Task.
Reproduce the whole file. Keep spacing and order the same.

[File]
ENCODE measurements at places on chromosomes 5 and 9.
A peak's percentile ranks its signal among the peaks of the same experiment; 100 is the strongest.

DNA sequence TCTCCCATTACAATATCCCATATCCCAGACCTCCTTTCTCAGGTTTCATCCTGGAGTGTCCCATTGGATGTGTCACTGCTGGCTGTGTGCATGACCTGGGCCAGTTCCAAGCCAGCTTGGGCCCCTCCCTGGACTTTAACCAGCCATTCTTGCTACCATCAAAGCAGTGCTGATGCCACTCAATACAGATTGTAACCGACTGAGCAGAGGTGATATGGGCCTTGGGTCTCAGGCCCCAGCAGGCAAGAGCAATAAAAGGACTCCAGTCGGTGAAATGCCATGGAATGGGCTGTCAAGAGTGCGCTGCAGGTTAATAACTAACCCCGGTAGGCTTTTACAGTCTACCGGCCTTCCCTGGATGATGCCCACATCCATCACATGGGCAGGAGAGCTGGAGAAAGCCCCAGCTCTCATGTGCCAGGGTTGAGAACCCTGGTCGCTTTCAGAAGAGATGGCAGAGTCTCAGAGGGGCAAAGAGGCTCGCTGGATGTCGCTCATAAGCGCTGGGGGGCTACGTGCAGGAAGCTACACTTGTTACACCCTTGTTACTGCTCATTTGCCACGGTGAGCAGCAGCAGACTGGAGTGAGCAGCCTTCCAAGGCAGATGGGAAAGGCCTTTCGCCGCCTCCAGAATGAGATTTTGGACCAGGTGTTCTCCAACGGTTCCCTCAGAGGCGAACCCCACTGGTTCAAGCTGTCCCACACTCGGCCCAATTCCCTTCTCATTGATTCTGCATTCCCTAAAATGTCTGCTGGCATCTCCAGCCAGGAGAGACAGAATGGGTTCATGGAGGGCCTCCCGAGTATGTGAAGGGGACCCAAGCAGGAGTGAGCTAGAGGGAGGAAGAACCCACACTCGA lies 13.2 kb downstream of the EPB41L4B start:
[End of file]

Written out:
ENCODE measurements at places on chromosomes 5 and 9.
A peak's percentile ranks its signal among the peaks of the same experiment; 100 is the strongest.

DNA sequence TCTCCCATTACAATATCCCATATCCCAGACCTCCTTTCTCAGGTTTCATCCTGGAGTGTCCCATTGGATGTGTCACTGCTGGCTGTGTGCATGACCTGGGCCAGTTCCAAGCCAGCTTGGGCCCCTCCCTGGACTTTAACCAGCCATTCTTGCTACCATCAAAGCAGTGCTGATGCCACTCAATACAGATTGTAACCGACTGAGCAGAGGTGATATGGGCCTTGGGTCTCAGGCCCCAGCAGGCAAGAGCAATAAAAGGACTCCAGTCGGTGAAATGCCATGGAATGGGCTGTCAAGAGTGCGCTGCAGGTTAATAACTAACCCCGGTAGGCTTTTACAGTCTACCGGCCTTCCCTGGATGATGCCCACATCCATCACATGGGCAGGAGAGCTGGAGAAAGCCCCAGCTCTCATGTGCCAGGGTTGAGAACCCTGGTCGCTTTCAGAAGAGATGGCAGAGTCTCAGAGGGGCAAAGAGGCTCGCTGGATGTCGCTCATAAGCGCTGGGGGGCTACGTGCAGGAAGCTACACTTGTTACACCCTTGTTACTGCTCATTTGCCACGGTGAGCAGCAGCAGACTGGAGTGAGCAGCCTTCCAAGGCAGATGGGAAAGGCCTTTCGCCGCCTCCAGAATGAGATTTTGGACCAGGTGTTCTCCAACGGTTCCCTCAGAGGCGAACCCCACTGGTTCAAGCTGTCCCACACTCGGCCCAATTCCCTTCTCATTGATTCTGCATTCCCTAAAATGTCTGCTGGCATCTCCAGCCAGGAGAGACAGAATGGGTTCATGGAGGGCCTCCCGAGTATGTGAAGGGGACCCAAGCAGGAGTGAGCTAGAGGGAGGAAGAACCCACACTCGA lies 13.2 kb downstream of the EPB41L4B start: